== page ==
Bizet: L'Arlésienne Suites - Yamada

Bizet: L'Arlésienne Suites - Yamada

PentaTone Classics  PTC 5186358

Stereo/Multichannel Hybrid

Classical - Orchestral

Bizet: L'Arlésienne Suites 1 & 2
Gounod: Faust (ballet music)
Faure: Masques et Bergamesques, Op. 112

Orchestre de la Suisse Romande
Kazuki Yamada

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DSD recording

Recorded in February 2013 at the Victoria Hall, Geneva, Switzerland, DSD 64fs

Recording producer: Job Maarse (Polyhymnia International B.V)

Balance engineer: Erdo Groot (Polyhymnia International B.V)

Recording engineer: Roger de Schot (Polyhymnia International B.V)
Reviews (1)

Review by John Miller - January 14, 2014

Three warhorses here, some of the top favourites in orchestral music. As such, there is plentiful competition. Beecham and Karajan have had classic performances of all three pieces on record since around the '60s, and these are probably the most praised and collectable. For L'Arlésienne, more recent triumphs are those of Plasson with the Toulouse Capitole Orchestra in a finely-wrought version of all the incidental music, while Marc Minkowski with Les Musiciens du Louvre's period instruments presented a freshly-thought set of the Suites interpolated with some choral excerpts.

Bizet's two suites from the incidental music to Daudet's play, L'Arlésienne, Fauré's Masques and Bergamasques extracts the "antique" orchestral music from a one-act 'divertissement comique' and Gounod's Ballet Music from his opera Faust are all examples of theatre music in the concert hall, and together they make an entertaining programme, with a wide range of colour and style.

Kazuki Yamada is a very young Principal Guest conductor of the Orchestre de la Suisse Romande (OSR), and he has boldly taken up the challenge of presenting new interpretations of such wonderful and extremely familiar music. His approach to these French classics is generally light-footed, sometimes even laid-back, but always elegant and colourful. The OSR players respond to his enthusiasm with technical precision and appropriate phrasing. Strings have a beautiful rosin-on-bow sound, while the woodwind relish their solos. Yamada builds an fine internal balance, including the harp, which makes the most of the sparkling orchestration provided by the three composers. Such a balance is reflected also in the transparent detail of the PentaTone recording.

Yet, referring back to the rivals, Beecham and Karajan often provide greater depth and expression. This is most obvious in the two Bizet suites (from a "kitchen sink" play, where Yamada makes some surprising tempo changes. Listen to the smoothness of the opening march-like Prelude of the first Suite. Look at the score, and you will see that most notes have staccato marks. Both Beecham and Minkowski execute this with a strong and detached rhythm which gives the impression of a determined and swaggering Festival opening. A little later in the Prelude, there is a passage of swirling strings repeatedly caught up in crescendos. Yamada plays this just as written, but Beecham makes a slight acceleration towards the end of each crescendo, which adds a whole new forward drive. Beecham's skilful use of such instinctive expressive tricks adds satisfying character to every bar of his readings.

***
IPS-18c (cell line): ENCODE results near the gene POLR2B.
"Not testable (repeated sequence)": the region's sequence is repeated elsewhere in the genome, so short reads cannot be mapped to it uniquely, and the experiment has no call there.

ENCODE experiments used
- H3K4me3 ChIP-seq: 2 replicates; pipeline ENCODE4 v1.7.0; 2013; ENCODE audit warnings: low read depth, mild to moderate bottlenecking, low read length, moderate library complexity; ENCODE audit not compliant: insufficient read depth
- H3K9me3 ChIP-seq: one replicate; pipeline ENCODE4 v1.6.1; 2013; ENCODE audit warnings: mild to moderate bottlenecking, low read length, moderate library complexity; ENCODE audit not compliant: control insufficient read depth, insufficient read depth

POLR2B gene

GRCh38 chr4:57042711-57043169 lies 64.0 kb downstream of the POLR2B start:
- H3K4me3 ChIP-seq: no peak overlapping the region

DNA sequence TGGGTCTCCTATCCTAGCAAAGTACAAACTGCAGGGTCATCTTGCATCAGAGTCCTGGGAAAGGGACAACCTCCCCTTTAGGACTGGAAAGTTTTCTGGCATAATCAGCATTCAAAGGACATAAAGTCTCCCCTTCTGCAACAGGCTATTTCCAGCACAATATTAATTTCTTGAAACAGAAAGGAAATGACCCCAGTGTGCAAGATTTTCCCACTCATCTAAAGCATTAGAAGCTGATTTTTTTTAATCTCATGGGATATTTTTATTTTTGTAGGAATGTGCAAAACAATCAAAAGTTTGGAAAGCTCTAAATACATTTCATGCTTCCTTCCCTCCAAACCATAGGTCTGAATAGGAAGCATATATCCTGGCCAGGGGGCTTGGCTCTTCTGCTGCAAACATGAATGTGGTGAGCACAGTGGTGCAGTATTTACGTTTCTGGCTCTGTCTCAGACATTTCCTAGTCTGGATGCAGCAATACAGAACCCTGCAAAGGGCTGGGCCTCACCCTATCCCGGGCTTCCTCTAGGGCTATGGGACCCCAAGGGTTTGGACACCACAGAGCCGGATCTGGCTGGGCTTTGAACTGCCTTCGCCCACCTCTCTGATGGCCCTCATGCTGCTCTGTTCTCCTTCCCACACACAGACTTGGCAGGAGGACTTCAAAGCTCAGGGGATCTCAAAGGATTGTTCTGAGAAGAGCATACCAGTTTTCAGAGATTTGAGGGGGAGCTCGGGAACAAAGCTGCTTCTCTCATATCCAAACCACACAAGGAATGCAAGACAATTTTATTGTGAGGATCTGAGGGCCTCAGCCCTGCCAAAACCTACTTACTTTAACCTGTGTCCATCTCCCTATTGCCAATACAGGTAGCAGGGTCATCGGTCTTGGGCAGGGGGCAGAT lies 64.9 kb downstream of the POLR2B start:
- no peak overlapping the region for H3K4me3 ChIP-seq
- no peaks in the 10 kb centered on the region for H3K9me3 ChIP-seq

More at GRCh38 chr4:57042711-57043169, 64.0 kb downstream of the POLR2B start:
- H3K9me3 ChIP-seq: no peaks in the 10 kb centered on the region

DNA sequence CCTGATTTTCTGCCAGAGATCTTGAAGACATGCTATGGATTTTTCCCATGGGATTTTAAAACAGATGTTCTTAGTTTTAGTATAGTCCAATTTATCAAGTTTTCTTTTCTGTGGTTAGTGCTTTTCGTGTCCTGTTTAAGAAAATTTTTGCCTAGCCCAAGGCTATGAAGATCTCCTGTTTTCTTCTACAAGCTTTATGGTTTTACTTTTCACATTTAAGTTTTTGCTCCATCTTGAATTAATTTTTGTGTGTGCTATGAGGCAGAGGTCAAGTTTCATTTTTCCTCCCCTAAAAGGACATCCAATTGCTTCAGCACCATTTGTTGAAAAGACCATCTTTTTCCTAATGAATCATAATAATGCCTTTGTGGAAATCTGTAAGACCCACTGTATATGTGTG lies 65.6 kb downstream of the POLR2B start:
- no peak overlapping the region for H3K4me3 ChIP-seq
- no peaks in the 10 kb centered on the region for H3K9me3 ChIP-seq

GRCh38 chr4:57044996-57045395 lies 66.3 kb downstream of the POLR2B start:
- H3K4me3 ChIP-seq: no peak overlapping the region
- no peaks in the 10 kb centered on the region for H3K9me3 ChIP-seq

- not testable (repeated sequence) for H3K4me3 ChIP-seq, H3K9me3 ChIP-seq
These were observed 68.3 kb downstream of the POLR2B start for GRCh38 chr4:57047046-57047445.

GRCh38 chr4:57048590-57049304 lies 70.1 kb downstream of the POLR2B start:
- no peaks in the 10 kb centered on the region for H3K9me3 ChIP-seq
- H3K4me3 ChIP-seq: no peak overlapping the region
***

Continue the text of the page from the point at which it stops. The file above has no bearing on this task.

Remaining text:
However, Yamada's lightness and elegance serves the gentler, more subtle atmosphere of Masques and Bergamasques superbly, and his energy and lilting rhythmicity produces a rousing and seductive Ballet Suite from Faust, which ends the album with a pyrotechnic display of dizzying strings, booming bass drum and clashing cymbals. Thrilling!

Given a near perfect recording of the OSR in the warm ambience of the Victoria Hall, Geneva, this is a wonderfully entertaining visit to the painted faces and tutus of late nineteenth century Paris, and well worth acquiring. Certainly it has to be the best-recorded of these three warhorses. But keep your CDs of Beecham's French music at hand for an even more vibrant experience.

Copyright © 2014 John Miller and


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Comments (1)

Comment by Len White - April 6, 2016 (1 of 1)

A thoroughly enjoyable recording 10/10 SQ in stereo with great dynamics, resolution, and imaging.